Since it’s tofu you can’t just throw it in the KitchenAid, you have to puree it first. So, press some of the liquid out of the tofu with a kitchen or paper towel. Then toss it in a blender with the lime juice and the butter. You can add the zest here too if you like. Blend it on a lower speed until it’s well combined and uniform. It’ll look like it’s broken (aka wet and weepy). Transfer the mixture to your KitchenAid or large mixing bowl and add the salt, vanilla and lime zest if you didn’t already. Beat in the powdered sugar until you reach a thick and fluffy consistency, I probably used around 4 cups.

Keep the buttercream well covered either with plastic wrap or in a piping bag until you’re ready to use. Unlike meringue based buttercreams, vegan buttercreams dry out super fast.

Candied Orange Peel

  • 1 large orange
  • Simple syrup
  • Organic sugar

If you have a citrus zester, use it to zest long strips of peel off the orange. If you don’t have a zester, peel the orange with a vegetable peeler (these work great) and then cut strips out of the peels with a knife. Place the zest in a small pan and cover with water. Bring it to a boil and then drain the water. Repeat this two more times and then poach the zest in some simple syrup for 5 – 10 minutes, or until it’s pleasantly chewable.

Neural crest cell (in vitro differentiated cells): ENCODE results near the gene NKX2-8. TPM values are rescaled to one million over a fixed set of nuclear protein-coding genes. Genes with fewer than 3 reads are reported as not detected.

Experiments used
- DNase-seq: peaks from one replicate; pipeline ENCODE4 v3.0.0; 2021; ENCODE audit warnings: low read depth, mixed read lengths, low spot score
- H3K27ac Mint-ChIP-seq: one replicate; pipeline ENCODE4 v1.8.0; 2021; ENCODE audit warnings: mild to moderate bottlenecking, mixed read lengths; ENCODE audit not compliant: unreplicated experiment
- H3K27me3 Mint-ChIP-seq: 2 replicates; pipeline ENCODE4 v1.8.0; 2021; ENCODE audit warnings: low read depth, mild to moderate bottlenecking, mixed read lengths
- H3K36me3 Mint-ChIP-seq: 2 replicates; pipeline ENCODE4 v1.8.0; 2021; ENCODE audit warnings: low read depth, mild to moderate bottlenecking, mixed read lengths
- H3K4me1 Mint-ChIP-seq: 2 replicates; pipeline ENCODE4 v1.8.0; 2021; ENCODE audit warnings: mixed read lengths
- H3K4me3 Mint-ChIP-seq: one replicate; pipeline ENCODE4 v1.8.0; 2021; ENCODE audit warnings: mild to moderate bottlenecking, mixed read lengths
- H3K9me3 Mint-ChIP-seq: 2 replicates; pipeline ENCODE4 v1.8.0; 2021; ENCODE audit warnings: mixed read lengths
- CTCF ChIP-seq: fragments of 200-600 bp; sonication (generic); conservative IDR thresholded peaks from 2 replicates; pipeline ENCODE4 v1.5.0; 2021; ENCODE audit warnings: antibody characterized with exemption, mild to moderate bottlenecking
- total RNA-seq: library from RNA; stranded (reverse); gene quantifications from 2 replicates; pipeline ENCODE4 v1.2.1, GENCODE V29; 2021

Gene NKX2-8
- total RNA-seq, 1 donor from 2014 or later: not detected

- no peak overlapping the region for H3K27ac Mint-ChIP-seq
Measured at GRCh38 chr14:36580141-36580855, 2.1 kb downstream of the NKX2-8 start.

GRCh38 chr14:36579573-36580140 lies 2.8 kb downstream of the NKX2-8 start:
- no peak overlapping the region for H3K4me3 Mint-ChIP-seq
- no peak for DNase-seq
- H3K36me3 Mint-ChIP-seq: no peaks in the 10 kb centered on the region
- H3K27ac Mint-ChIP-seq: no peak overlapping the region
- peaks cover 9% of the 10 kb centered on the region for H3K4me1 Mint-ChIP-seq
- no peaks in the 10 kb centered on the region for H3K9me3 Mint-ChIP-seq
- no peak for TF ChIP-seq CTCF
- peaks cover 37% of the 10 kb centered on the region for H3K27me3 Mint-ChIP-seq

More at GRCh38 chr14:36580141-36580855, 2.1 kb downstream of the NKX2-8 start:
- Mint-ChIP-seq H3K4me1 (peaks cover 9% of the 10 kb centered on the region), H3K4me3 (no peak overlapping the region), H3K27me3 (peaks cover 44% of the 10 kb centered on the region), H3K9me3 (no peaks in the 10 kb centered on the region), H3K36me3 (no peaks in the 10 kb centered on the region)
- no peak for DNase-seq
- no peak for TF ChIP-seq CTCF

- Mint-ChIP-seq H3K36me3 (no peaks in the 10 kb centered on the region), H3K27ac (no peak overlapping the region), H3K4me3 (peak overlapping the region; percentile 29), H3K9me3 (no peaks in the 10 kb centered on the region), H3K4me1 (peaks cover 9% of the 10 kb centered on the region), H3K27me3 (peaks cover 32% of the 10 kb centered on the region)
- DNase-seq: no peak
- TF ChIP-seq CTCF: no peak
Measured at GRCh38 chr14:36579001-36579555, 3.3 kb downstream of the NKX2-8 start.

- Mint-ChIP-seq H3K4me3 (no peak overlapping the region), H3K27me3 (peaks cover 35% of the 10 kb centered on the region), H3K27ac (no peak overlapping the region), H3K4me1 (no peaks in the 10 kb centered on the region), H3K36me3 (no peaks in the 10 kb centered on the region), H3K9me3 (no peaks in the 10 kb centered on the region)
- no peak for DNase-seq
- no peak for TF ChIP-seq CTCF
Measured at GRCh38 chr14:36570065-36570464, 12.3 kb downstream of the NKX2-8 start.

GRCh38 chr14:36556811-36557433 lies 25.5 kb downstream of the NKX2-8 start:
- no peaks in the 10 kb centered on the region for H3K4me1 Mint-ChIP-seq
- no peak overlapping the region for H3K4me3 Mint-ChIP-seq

Simple syrup, in case you don’t know, is just equal parts sugar and water. Place it in a pan and heat it up until the sugar dissolves. You’re done.

After you poach the zest, drain it and then toss it with some sugar and spread it out on a plate to dry. Toss is around every few minutes to make sure it’s all drying and evenly coated in sugar.

Candied orange, or lemon, zest will keep for a very long time in an air tight container, so you could do a big batch of it and keep it on hand if you wanted. You can candy lime zest too but it looses its pretty green color and turns into something that looks like a soggy old canned green bean.

I used an 808 tip to get the big mounds of frosting. A bigger tip would have been even better but I wasn’t about to make myself have to wash another pastry bag (I use the reusable bags).

These cupcakes were delicious! You get just a hint of the tequila towards the end of your bite, and the tropical citrusy flavors are bright and refreshing. And I really like the icing. The tofu does a superb job at balancing out all that fat and sugar. These would be excellent for a margarita night!

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It’s odd sometimes, the way I associate things. Or rather when things remind me of other things that are in no way connected and for some reason the connection remains strong enough for me to remember it for an unhealthy length of time.